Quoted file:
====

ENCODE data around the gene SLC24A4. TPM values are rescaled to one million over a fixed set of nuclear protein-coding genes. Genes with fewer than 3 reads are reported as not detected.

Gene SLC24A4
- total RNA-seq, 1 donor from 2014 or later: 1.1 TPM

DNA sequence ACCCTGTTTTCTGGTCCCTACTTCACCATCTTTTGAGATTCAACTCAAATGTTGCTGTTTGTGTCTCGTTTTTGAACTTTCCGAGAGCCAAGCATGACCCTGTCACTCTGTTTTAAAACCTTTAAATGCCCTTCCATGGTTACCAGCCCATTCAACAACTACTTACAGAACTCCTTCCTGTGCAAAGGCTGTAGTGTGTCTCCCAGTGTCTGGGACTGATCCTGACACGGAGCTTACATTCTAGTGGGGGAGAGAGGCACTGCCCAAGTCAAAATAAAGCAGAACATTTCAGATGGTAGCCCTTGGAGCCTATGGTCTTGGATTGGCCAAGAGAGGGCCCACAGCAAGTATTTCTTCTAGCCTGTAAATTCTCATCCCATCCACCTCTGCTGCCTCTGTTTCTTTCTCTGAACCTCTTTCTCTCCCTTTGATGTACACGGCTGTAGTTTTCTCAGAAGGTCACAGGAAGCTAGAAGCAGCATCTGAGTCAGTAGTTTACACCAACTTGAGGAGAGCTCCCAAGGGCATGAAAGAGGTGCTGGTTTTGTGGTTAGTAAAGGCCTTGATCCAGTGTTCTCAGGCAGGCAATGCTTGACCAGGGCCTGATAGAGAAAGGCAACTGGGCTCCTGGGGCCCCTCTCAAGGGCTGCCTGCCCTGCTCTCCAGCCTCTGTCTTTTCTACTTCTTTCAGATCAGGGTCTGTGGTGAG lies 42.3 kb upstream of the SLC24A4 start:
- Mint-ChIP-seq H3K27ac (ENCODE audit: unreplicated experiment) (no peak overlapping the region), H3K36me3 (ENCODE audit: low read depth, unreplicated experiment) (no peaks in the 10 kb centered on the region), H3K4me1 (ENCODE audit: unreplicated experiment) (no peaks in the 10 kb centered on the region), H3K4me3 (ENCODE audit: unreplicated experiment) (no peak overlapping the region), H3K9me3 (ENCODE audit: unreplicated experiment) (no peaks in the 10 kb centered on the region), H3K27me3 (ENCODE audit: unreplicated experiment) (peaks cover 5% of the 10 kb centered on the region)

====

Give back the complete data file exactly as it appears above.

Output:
ENCODE data around the gene SLC24A4. TPM values are rescaled to one million over a fixed set of nuclear protein-coding genes. Genes with fewer than 3 reads are reported as not detected.

Gene SLC24A4
- total RNA-seq, 1 donor from 2014 or later: 1.1 TPM

DNA sequence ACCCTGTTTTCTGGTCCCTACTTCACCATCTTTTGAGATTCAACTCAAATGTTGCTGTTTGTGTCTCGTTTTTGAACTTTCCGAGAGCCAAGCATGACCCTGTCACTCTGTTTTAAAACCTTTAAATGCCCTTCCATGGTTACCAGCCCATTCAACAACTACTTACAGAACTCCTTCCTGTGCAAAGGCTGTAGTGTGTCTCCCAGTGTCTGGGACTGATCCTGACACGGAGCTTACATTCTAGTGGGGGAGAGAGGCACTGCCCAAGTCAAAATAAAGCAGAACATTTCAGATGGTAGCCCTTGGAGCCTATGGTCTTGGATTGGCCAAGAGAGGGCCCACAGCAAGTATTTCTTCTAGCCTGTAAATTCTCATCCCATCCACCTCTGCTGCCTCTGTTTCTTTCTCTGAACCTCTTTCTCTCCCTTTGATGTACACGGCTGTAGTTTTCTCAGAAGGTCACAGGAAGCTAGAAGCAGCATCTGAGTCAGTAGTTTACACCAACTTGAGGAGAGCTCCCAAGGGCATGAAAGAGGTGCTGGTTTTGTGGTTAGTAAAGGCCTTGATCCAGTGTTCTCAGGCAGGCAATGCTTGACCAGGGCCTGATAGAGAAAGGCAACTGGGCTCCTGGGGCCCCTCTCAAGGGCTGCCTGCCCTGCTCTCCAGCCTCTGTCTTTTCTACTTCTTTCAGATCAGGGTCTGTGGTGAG lies 42.3 kb upstream of the SLC24A4 start:
- Mint-ChIP-seq H3K27ac (ENCODE audit: unreplicated experiment) (no peak overlapping the region), H3K36me3 (ENCODE audit: low read depth, unreplicated experiment) (no peaks in the 10 kb centered on the region), H3K4me1 (ENCODE audit: unreplicated experiment) (no peaks in the 10 kb centered on the region), H3K4me3 (ENCODE audit: unreplicated experiment) (no peak overlapping the region), H3K9me3 (ENCODE audit: unreplicated experiment) (no peaks in the 10 kb centered on the region), H3K27me3 (ENCODE audit: unreplicated experiment) (peaks cover 5% of the 10 kb centered on the region)